I’m not sure how many times I see these two words in my daily dose of marketing industry news, but it’s a lot. I’m almost on the verge of not wanting to use these words anymore, for fear I too am sounding like everyone else! These words, only a few years ago, sounded fresh when describing what creative work should be. Now they sound nonspecific. Marketers seem to be tiring of it, too. They know they need engaging and compelling creative, but how do you know when you’ve nailed it?

Maybe the best place to start is being able to identify when you don’t have engaging, compelling creative. Campaigns don’t drive qualified leads and convert new business. Messaging and design elements feel the same across competitors. It’s enough to frustrate the best marketers out there. Does this mean everyone is engaging and compelling if we all look the same and talk the same? No, it doesn’t. It means no one is.

Scroll through your marketing pubs some more, and you may start to hear talk of something that is inspiring! It’s a word that describes what’s in great creative. At least it inspires me enough to write this blog. The word is:


You may be thinking, sure, in B2C you can use emotions in your creative.  It’s different in B2B.

However, ignoring the importance of emotions in decision making is where B2B marketing gets it wrong. We are all emotional buyers driven by a personal need. Even at work. Even an engineer, for example.

Whether you are selling potato chips or transmission parts, you are selling it to a person. The big win – and the one that is more often than not missing in B2B creative – is linking an emotional connection between your target and your brand. If you want impactful creative, find the sweet spot where emotional and rational intersect. Then cultivate the ties that bind the two together. This is called using your target’s personal value to promote your brand’s differentiation.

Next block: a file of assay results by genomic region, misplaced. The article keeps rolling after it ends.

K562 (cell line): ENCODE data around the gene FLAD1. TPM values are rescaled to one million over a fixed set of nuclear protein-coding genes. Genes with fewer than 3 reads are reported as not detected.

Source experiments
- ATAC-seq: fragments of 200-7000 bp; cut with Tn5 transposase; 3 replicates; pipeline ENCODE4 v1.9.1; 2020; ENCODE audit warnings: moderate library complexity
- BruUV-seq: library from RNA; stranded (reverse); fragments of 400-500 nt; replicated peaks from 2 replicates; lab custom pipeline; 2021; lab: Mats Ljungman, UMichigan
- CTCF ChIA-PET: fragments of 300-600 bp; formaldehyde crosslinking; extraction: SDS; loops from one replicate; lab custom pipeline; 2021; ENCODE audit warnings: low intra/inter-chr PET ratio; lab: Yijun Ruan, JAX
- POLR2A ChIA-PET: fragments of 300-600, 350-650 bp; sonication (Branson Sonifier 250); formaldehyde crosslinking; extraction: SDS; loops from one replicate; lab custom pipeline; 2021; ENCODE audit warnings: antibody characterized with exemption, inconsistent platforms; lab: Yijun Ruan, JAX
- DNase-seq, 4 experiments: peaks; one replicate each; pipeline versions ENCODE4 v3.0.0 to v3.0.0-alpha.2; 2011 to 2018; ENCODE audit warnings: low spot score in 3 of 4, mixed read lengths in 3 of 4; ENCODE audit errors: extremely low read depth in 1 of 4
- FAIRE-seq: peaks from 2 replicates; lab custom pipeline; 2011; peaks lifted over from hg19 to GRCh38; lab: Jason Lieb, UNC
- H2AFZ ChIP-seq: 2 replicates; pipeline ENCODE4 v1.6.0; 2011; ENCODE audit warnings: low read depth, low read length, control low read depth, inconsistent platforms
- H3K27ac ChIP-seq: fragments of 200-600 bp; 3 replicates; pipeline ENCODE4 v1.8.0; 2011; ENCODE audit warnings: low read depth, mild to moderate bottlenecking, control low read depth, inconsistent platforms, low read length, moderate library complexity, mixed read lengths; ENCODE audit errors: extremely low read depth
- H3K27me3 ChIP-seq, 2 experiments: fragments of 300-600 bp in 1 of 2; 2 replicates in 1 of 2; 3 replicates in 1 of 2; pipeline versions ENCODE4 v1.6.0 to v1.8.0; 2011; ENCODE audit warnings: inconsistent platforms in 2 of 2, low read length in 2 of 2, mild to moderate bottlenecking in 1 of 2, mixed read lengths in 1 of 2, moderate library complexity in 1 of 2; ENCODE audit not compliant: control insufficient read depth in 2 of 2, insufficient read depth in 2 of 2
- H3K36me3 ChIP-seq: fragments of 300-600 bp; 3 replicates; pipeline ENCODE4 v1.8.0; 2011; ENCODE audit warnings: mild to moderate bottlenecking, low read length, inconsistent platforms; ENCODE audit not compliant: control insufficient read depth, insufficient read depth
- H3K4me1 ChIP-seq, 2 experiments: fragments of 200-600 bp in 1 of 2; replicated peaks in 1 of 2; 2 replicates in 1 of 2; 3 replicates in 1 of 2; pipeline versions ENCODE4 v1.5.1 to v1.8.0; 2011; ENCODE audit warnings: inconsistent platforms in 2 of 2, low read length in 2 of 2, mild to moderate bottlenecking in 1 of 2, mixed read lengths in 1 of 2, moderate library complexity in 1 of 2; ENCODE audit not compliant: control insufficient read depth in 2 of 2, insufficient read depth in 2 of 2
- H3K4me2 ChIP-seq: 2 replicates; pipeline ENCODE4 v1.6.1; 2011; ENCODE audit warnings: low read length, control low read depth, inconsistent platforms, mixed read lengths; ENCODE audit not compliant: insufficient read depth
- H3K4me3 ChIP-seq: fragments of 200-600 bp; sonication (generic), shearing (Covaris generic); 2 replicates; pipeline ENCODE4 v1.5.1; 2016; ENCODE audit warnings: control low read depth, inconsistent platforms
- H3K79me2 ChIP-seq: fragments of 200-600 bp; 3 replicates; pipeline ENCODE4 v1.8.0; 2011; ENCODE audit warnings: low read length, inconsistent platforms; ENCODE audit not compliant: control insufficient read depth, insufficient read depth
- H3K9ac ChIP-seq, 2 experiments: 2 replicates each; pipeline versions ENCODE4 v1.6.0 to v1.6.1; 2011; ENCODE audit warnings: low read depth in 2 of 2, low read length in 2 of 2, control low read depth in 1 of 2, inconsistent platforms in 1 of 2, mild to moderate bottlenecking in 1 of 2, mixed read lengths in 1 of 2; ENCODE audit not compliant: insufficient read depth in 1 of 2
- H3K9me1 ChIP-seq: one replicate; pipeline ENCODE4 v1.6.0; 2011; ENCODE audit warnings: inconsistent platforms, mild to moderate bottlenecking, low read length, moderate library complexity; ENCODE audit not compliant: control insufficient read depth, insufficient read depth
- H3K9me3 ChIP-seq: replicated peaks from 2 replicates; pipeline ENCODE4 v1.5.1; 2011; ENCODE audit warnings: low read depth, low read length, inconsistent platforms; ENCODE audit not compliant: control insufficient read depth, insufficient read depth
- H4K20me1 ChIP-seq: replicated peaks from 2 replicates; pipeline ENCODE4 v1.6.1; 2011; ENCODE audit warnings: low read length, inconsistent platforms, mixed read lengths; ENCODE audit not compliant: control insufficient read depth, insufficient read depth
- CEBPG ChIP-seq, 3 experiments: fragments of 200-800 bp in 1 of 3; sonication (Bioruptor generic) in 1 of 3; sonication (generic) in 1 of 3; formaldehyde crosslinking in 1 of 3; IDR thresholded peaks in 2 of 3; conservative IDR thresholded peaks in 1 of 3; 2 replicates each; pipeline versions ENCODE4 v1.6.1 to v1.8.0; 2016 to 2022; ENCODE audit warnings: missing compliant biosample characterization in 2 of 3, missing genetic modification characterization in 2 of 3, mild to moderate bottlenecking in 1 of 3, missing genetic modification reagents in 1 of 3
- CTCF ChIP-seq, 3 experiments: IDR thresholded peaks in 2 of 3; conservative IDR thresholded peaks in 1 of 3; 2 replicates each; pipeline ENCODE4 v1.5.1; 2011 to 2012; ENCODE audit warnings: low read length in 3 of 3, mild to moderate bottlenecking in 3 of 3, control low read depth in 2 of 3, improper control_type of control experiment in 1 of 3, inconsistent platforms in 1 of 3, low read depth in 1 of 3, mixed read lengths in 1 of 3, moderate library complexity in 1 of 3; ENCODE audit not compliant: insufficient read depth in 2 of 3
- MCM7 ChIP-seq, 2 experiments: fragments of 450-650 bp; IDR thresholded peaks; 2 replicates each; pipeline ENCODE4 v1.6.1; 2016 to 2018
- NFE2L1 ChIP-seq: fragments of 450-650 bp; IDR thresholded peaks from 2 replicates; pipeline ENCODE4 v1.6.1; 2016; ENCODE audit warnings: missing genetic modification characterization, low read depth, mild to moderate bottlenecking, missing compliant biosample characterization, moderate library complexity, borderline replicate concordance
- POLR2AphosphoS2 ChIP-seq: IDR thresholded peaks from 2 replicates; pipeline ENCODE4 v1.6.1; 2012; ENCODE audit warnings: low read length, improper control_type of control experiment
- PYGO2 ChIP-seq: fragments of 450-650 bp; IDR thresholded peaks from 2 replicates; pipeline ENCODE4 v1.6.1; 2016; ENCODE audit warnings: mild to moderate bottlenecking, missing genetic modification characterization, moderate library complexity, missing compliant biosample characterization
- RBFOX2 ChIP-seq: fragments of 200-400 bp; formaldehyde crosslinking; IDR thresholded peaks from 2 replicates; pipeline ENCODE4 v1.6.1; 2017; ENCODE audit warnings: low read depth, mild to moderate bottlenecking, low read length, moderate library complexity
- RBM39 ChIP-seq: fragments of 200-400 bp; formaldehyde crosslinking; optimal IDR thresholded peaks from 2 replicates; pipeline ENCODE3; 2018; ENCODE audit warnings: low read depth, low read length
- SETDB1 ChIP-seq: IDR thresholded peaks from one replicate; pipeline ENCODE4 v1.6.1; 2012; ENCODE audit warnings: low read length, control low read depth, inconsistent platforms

For example, ask yourself this question: What is the emotion your product provides an engineer? Is it your product’s consistent reliability and performance? Don’t stop and communicate reliability and performance. Keep going. Proceed past rational and head into emotional. How does that make the engineer feel when your product is reliable when others aren’t? Is it confidence? Peer recognition? Pride? This is the personal value of your brand to the engineer. Connect with that personal value in your creative, and you will have that engineer at “hello.”

Some call this “P2P” or “person-to-person marketing,” if you are into the latest marketing buzzwords. I think I’ll stay away from buzzwords for a while, and just say that it’s what makes creative awesome.